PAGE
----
immirant parents

immirant parents - Saadia Ahmed Being the child of...

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Saadia Ahmed Being the child of Immigrant Parents My name is Saadia and my parents emigrated from southern India around the early 80’s. My father, Qazi Azher was from a small town by the name of Gulbarga and had a degree in mechanical engineering. My mother, Rahath Azher was from the big city of Bangalore and was a high school graduate. My father came to the U.S first, found a job and then went back and married my mother. Their marriage was arranged by their parents. They originally settled in Bagota, NJ which is a small suburban town in Bergen County. Back then there were few Indians and even fewer Muslims in the area. Although it was difficult to adjust at first, my parents were able to raise my siblings and me in an environment where assimilation and cultural/religious traditions were well balanced. As a child it’s hard to understand how different you really are from everyone else. But as early as Pre-School, I was reminded that I wasn’t like the other kids. I remember I had gone to India for my uncles wedding, and in Indian tradition, it is customary for all the girls to decorate their hands with henna designs. When I got back from my trip, I was sent home by my teacher because she thought I had some weird disease. She requested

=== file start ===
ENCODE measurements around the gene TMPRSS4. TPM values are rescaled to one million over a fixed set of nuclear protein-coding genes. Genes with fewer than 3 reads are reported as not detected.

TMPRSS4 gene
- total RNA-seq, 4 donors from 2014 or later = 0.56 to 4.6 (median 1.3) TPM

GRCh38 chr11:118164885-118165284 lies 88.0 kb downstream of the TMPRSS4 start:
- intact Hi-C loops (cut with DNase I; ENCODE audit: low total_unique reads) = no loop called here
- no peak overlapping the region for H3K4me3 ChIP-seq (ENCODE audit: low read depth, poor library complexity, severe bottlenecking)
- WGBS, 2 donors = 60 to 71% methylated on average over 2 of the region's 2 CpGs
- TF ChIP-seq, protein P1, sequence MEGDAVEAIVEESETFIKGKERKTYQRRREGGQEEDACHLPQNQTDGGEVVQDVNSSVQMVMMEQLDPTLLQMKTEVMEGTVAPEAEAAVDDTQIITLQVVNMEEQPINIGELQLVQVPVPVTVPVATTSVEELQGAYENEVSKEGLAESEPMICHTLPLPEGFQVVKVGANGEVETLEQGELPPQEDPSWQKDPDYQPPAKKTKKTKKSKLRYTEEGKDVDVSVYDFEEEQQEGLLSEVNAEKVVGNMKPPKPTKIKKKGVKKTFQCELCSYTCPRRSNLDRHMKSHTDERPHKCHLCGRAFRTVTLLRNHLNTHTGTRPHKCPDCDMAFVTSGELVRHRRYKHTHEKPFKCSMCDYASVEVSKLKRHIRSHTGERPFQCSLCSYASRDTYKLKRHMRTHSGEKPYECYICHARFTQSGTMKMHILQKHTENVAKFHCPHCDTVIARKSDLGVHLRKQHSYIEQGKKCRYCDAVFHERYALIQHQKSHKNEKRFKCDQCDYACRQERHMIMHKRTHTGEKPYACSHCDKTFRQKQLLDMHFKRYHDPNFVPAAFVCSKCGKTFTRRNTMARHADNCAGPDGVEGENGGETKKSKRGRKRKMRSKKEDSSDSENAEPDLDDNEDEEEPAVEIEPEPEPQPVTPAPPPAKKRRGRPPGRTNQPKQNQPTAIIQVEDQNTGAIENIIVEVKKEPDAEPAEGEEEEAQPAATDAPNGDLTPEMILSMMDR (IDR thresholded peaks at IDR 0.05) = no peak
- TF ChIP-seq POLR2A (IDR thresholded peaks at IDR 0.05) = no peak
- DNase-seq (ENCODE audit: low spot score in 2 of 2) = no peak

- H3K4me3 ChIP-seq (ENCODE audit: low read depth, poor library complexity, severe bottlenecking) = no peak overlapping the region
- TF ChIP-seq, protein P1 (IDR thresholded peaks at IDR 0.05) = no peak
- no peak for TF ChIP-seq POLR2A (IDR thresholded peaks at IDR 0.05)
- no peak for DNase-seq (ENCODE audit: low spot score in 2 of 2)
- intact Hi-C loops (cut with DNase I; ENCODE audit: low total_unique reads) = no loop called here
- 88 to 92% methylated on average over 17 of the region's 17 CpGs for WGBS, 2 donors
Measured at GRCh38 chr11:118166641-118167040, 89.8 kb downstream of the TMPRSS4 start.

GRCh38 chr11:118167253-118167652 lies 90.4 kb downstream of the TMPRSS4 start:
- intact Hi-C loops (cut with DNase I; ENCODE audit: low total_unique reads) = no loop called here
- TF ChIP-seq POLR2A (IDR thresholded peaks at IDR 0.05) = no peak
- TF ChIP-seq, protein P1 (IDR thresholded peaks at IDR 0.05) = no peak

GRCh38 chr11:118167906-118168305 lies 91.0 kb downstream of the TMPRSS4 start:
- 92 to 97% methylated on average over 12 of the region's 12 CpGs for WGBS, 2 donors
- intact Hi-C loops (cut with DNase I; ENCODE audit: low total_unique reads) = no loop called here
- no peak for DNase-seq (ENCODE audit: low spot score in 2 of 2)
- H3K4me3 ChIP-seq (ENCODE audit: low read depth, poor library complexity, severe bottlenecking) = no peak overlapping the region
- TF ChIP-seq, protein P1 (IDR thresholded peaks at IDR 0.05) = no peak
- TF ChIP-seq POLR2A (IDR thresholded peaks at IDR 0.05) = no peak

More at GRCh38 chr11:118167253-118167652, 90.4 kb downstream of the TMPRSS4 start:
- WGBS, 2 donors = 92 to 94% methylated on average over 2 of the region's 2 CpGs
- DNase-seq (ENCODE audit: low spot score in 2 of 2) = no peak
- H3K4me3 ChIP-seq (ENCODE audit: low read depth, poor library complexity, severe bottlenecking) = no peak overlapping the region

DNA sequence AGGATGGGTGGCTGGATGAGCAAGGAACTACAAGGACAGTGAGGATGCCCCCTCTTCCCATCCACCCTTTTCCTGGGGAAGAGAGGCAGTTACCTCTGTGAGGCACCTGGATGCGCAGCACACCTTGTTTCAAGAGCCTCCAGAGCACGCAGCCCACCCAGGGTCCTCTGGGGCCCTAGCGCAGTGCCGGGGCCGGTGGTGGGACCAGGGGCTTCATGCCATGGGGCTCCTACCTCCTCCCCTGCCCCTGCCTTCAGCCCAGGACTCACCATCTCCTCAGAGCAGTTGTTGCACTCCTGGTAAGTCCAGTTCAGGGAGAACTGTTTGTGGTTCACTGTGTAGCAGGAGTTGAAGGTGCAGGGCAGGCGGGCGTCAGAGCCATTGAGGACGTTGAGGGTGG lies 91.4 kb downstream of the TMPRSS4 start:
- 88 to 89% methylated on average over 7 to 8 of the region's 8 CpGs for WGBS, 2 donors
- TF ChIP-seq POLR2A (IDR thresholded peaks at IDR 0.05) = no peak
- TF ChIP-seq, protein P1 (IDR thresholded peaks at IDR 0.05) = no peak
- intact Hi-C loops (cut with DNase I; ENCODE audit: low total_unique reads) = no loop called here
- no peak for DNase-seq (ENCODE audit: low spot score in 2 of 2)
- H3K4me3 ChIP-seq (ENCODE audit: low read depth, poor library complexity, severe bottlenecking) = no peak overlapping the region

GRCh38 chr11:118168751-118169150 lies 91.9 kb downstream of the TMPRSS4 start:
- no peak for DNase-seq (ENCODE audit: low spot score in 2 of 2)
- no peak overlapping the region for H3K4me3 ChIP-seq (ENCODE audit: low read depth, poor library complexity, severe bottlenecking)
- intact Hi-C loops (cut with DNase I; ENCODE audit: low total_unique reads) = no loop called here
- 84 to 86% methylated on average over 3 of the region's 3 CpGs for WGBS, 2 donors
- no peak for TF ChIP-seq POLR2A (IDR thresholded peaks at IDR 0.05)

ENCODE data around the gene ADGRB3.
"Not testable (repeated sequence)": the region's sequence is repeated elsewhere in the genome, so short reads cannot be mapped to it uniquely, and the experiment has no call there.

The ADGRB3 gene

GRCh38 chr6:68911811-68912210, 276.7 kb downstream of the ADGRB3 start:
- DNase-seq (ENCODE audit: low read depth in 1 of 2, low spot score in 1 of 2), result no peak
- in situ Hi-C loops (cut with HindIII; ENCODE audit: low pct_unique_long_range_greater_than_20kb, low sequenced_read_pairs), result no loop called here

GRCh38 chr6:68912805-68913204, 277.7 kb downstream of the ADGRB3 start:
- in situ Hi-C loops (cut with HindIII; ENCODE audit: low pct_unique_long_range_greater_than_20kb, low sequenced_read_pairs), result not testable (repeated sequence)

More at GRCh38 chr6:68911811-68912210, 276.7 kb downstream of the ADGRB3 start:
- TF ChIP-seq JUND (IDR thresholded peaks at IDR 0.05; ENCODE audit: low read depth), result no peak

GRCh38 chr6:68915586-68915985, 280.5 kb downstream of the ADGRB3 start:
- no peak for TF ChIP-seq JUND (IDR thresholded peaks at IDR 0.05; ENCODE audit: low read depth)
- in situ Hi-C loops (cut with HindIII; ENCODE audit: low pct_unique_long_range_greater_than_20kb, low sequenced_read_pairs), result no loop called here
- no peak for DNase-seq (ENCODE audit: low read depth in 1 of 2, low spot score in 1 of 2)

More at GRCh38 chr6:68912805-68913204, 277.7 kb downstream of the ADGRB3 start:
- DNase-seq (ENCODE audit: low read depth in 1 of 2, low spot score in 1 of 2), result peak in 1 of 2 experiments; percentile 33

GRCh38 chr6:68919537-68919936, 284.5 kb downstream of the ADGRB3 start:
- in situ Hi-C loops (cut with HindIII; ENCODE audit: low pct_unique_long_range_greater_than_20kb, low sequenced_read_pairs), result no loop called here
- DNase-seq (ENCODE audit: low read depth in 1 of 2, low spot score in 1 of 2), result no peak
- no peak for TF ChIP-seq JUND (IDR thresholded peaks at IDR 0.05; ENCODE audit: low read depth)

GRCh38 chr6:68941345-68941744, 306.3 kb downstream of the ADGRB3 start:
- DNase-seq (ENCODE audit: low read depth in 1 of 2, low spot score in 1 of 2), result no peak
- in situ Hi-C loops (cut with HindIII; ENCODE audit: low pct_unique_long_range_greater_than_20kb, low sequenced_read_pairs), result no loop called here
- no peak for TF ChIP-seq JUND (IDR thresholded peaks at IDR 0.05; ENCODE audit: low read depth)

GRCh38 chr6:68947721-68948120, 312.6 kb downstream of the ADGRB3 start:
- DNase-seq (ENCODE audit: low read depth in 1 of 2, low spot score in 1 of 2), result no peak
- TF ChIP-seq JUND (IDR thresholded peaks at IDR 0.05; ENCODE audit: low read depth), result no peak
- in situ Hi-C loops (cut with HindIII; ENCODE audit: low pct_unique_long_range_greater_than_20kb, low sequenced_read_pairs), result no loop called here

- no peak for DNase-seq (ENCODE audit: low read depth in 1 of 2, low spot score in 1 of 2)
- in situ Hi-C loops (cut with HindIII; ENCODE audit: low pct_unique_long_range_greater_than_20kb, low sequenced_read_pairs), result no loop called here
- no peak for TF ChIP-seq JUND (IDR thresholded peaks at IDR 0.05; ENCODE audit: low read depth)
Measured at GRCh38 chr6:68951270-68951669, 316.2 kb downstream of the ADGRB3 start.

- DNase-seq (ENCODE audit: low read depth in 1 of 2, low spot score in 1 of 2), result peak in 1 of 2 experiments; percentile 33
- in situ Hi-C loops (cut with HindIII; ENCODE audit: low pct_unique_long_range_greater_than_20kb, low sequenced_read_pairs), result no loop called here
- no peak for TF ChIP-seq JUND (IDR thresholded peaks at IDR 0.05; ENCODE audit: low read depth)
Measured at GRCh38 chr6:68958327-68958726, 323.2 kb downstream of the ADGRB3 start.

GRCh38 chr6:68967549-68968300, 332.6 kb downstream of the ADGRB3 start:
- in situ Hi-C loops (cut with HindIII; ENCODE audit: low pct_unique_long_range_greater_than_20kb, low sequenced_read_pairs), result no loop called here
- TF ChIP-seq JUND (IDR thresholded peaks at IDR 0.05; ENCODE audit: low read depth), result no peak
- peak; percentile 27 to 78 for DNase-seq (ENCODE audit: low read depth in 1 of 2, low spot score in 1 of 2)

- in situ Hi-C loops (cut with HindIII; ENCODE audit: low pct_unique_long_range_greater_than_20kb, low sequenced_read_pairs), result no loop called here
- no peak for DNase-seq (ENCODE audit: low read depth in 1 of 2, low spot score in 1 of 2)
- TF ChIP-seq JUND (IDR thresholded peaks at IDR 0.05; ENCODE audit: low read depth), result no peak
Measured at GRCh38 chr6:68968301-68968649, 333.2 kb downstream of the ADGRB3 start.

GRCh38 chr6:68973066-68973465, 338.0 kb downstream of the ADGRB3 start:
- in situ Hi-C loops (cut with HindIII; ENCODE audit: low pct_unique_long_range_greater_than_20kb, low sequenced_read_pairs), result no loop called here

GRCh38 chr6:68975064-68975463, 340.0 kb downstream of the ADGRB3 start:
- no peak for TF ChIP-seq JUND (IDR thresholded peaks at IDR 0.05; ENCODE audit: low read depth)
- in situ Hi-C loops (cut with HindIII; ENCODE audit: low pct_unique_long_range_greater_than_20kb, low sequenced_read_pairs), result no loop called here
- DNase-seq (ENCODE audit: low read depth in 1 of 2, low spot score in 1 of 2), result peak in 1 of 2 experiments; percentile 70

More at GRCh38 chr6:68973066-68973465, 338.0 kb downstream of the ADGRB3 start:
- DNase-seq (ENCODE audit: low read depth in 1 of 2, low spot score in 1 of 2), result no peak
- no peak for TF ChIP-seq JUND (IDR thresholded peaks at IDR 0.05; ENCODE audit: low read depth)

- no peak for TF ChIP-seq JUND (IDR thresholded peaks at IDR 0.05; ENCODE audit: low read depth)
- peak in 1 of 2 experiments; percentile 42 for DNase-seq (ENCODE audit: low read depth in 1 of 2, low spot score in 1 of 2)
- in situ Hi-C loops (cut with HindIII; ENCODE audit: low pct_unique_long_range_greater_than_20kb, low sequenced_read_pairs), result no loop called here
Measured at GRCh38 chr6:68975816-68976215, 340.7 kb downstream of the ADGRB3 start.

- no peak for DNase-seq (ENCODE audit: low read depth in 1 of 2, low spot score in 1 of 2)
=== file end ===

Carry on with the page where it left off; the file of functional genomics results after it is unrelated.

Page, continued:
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This note was uploaded on 05/24/2008 for the course HUMANITY 101 taught by Professor Iono during the Spring '03 term at Rutgers.

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immirant parents - Saadia Ahmed Being the child of...

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